But as I looked at this week’s photos, I realized that I didn’t need my zoom lens to focus on one.  As we stopped by the botanic gardens to enjoy the sunny afternoon, I found myself mesmerized by this swallowtail butterfly.  It’s hard to take pictures of butterflies. In my experience, they seem to want to fly away as I am trying to get them into focus.  But this guy seemed to want to pose.  He let me come closer and closer as I snapped away–so I could see the intricacies of his wings as he sipped nectar.


Geoff and I decided to visit a new outlet mall on Saturday evening–one some distance away from home.  As sunset grew close, we grabbed a coffee and headed to a nearby beach.  He walked the rocks, searching for sea glass and picking up trash and I snapped photos of the sunset.  Here I captured a single lifeguard tower silhouetted in the setting sun.


And Tuesday’s foray away from the most traveled path took me to the Mt. Soledad park.  There’s a veteran’s memorial, a controversial cross, and amazingly breathtaking views of the coast and the city.  I noticed this one American flag fluttering against the puffy white clouds.


So…what one subject will you capture in your photo(s) this week?

You can post your photo alone or along with some words: commentary, a story, a poem…maybe even a song! I love to study the photographs that others’ take and think about how I can use a technique, an angle, or their inspiration to try something new in my own photography. (I love a great mentor text…or mentor photo, in this case!) I share my photography and writing on social media. You can find me on Instagram and Twitter using @kd0602. If you share your photos and writing on social media too, please let me know so I can follow and see what you are doing. To help our Weekly Photo community find each other, use the hashtag #one for this week and include @nwpianthology in your post.

Head out with your camera and look for one…and capture it in a photo (or two or three…).  What one will you choose?

Walking My Way In

I spent the last several days thinking and talking about leadership and the pathways that lead to and open into leadership opportunities—particularly in a writing project context. Settled in the rustic natural beauty of the hills outside Austin, I did a lot of walking, and talking, and thinking.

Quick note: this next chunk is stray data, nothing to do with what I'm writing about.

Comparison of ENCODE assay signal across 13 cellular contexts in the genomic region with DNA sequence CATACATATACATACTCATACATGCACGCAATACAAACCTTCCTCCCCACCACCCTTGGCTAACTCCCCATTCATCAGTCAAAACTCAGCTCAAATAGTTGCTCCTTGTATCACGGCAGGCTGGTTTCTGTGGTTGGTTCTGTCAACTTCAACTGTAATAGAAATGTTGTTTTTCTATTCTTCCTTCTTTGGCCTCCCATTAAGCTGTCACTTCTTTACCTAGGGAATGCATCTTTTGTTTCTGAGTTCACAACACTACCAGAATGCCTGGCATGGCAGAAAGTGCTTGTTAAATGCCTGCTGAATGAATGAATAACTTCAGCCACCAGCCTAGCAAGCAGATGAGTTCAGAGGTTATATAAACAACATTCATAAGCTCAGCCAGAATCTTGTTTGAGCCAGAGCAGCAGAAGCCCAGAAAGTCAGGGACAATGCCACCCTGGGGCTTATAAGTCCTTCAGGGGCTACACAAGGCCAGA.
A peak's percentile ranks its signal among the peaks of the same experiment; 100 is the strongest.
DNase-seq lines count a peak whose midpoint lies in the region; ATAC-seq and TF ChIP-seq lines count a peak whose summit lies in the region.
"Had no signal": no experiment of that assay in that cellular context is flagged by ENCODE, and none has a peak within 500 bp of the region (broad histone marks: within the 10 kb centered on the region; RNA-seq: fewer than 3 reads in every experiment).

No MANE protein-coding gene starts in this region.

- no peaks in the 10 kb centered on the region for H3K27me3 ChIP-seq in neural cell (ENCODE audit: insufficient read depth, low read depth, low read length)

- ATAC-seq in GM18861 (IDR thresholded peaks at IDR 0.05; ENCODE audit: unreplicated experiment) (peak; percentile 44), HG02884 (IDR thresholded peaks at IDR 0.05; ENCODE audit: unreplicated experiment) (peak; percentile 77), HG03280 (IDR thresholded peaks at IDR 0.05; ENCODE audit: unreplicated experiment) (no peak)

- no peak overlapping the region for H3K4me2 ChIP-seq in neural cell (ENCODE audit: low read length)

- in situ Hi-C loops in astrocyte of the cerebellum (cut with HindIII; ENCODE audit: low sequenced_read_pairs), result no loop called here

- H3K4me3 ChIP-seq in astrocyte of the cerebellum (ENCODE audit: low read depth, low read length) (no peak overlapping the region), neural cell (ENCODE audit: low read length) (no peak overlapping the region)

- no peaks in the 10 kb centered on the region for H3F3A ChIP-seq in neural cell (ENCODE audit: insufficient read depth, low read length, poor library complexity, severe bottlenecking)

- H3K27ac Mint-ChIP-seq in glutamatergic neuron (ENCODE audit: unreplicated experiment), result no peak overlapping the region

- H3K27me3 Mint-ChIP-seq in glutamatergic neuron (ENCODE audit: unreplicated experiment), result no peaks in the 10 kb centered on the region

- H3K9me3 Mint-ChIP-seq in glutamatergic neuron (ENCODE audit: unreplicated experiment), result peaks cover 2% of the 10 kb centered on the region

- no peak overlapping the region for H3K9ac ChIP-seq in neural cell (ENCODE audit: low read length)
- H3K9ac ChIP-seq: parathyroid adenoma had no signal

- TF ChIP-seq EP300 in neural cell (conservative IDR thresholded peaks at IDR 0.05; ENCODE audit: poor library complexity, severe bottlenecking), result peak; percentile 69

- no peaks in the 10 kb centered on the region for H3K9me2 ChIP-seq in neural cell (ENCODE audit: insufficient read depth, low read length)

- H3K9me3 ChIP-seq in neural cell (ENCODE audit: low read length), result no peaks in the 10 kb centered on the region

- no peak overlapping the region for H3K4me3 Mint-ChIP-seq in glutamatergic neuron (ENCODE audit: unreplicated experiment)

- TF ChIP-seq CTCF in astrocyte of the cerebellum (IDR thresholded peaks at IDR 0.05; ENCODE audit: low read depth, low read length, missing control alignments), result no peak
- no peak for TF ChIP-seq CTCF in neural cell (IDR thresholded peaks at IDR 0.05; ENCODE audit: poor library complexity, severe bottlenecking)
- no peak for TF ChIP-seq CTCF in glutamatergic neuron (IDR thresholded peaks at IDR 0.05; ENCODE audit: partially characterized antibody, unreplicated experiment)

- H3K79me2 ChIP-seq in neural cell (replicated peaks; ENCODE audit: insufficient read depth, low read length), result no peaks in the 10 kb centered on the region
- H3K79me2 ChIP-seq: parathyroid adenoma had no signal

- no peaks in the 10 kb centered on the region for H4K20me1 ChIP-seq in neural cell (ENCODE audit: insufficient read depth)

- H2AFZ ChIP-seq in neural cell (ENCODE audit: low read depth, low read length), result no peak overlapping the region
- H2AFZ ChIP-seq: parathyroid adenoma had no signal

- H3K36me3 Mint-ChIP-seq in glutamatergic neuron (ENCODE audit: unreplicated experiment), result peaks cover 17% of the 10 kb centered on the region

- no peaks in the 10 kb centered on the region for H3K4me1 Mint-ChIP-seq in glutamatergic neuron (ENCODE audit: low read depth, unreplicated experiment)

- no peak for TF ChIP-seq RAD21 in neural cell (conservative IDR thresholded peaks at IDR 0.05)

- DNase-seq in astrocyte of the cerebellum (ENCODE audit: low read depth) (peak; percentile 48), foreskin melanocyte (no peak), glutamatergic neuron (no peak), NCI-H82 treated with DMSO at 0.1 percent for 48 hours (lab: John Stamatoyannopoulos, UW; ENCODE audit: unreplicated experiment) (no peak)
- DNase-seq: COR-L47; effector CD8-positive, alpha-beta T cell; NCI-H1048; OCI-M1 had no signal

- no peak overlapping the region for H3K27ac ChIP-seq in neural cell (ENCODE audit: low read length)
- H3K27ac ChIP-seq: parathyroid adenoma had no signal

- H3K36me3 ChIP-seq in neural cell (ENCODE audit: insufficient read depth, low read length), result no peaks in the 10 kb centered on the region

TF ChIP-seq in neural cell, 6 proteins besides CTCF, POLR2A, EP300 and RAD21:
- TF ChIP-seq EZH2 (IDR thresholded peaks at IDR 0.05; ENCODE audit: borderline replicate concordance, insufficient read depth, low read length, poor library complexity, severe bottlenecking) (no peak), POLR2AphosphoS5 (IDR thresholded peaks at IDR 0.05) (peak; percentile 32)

In the educational community, many teachers doubt their leadership—especially if it is situated outside of the classroom. Leadership feels like something bestowed, it comes with a recognizable title, and it means telling others what to do.

But in so many ways, my own experiences with leadership have involved making and doing. It has been about invitations that carry with them a sense of belief that I have something to offer—maybe something I haven’t yet recognized in myself. It has been about saying yes even when I wasn’t sure of what saying yes meant.

And like this weekend, sometimes I walk behind someone else, noticing the footsteps, watching where they sidestep the boggy places and climb over the branches.


Sometimes I break the trail, exploring through my feet on the ground, listening to the sounds around me, noting the running water and the squirrel that runs overhead. When I feel lost (and that definitely happens!), I stop to look and listen. What happened to my path? Can I find it again…or make my own in the moment? And there are times when I simply have to backtrack, retracing the steps I already took.


So I know how to support new leaders in the ways I have been supported to grow as a leader. But how do we recognize and make spaces for leaders with abilities and knowledge different from our own?

How do we make spaces so their leadership can take root and grow outside the groomed planter boxes that are easily recognizable?


All that walking and talking has me contemplating possibilities, and is lighting the fires of design thinking.  I’m looking forward to gathering a team at our writing project site to considering alternatives that will include those who haven’t found our typical entry points, creating new access–hopefully for those who bring talents and perspectives currently missing from our conversations and our planning.


I’m walking my way in to new understandings…and I hope that will also open up new pathways for others to walk their way into leadership at our site, enriching and expanding our community of learners and leaders.




Savoring Summer: August’s Photo-A-Day Challenge